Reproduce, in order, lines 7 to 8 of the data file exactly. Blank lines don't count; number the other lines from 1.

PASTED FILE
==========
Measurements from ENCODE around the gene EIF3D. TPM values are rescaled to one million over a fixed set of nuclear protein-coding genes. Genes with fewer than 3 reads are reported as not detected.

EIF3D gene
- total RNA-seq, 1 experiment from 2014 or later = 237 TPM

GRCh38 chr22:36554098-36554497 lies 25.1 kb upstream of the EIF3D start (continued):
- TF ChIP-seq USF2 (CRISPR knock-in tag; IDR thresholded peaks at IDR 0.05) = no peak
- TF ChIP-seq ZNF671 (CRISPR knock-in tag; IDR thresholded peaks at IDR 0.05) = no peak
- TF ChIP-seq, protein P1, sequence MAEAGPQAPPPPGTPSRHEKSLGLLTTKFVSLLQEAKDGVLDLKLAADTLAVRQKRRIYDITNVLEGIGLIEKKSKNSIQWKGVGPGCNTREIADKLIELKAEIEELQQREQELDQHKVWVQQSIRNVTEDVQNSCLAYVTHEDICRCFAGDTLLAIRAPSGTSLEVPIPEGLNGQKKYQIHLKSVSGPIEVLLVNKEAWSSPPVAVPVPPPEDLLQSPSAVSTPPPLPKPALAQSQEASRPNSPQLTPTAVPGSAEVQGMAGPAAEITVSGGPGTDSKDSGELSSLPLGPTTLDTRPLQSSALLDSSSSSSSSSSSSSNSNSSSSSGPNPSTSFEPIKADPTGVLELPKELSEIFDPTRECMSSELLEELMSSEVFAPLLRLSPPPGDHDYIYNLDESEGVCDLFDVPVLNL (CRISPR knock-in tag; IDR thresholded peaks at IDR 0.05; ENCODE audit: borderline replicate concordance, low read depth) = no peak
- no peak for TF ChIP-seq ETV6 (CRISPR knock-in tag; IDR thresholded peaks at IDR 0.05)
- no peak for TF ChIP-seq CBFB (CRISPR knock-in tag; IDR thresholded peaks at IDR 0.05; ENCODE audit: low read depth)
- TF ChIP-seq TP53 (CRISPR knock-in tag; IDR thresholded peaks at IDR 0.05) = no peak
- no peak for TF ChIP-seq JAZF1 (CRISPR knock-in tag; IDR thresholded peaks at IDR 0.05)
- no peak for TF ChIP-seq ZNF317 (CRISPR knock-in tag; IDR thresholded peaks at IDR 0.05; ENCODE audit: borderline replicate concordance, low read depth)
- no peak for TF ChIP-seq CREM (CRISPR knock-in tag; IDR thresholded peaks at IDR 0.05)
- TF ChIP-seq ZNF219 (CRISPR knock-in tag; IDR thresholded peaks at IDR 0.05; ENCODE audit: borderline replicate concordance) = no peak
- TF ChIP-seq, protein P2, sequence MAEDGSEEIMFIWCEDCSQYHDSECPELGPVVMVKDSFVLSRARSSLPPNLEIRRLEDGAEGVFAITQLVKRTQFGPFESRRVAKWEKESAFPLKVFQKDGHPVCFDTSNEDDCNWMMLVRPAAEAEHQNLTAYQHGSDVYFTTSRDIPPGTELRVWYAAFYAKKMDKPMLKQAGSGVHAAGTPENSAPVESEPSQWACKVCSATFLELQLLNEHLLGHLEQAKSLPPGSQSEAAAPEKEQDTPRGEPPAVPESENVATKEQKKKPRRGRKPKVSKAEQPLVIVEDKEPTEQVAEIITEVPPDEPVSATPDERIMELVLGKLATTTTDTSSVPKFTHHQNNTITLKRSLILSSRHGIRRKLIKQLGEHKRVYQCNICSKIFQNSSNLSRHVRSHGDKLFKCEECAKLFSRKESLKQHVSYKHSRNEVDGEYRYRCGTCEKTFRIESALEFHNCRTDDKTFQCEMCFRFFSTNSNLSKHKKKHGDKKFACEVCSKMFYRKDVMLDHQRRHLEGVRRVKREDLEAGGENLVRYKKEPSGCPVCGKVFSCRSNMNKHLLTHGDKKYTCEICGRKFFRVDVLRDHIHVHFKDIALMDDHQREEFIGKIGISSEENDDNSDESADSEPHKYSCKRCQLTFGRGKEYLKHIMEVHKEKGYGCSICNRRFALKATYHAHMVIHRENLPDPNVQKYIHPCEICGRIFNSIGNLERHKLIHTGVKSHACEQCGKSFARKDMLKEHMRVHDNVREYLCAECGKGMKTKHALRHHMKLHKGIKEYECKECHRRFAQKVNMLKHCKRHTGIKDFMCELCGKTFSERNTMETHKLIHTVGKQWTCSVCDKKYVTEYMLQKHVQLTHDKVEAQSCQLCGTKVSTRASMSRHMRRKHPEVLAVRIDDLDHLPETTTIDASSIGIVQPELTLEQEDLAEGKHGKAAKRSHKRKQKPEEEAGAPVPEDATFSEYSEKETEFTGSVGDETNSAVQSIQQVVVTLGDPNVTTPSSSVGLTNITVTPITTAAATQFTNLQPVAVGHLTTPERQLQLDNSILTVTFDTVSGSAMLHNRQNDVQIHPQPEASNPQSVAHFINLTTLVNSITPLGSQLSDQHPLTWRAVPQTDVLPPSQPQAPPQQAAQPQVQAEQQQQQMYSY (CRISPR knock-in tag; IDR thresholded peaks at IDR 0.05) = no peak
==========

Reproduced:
- TF ChIP-seq, protein P1, sequence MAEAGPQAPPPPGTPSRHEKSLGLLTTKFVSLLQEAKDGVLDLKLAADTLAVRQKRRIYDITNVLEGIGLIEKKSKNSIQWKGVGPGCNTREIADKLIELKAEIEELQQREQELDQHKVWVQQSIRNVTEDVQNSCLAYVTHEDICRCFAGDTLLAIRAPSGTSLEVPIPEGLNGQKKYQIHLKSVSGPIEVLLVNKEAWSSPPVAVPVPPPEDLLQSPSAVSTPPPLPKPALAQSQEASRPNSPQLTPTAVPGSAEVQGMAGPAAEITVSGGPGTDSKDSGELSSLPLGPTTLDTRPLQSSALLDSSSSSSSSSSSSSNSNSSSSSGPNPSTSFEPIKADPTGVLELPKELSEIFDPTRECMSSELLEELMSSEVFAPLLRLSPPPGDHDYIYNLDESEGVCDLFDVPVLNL (CRISPR knock-in tag; IDR thresholded peaks at IDR 0.05; ENCODE audit: borderline replicate concordance, low read depth) = no peak
- no peak for TF ChIP-seq ETV6 (CRISPR knock-in tag; IDR thresholded peaks at IDR 0.05)